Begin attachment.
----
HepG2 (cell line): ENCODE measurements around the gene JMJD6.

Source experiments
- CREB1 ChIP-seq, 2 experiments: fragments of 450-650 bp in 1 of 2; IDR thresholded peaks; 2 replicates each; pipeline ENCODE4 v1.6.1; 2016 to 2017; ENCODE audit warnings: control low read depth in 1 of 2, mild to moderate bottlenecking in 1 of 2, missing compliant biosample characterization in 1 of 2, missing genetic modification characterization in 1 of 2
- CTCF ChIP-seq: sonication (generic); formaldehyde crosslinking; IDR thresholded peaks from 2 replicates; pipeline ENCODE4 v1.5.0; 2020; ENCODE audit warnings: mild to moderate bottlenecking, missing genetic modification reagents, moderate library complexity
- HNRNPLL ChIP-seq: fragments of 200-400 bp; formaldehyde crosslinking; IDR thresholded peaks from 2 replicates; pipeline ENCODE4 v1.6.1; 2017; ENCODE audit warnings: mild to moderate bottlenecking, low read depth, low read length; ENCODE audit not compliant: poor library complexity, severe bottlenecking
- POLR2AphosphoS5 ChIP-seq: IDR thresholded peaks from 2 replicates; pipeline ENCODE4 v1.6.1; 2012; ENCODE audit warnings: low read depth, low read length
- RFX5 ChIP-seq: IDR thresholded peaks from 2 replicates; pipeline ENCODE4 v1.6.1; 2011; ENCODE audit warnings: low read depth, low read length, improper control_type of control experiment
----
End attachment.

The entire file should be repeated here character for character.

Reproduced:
HepG2 (cell line): ENCODE measurements around the gene JMJD6.

Source experiments
- CREB1 ChIP-seq, 2 experiments: fragments of 450-650 bp in 1 of 2; IDR thresholded peaks; 2 replicates each; pipeline ENCODE4 v1.6.1; 2016 to 2017; ENCODE audit warnings: control low read depth in 1 of 2, mild to moderate bottlenecking in 1 of 2, missing compliant biosample characterization in 1 of 2, missing genetic modification characterization in 1 of 2
- CTCF ChIP-seq: sonication (generic); formaldehyde crosslinking; IDR thresholded peaks from 2 replicates; pipeline ENCODE4 v1.5.0; 2020; ENCODE audit warnings: mild to moderate bottlenecking, missing genetic modification reagents, moderate library complexity
- HNRNPLL ChIP-seq: fragments of 200-400 bp; formaldehyde crosslinking; IDR thresholded peaks from 2 replicates; pipeline ENCODE4 v1.6.1; 2017; ENCODE audit warnings: mild to moderate bottlenecking, low read depth, low read length; ENCODE audit not compliant: poor library complexity, severe bottlenecking
- POLR2AphosphoS5 ChIP-seq: IDR thresholded peaks from 2 replicates; pipeline ENCODE4 v1.6.1; 2012; ENCODE audit warnings: low read depth, low read length
- RFX5 ChIP-seq: IDR thresholded peaks from 2 replicates; pipeline ENCODE4 v1.6.1; 2011; ENCODE audit warnings: low read depth, low read length, improper control_type of control experiment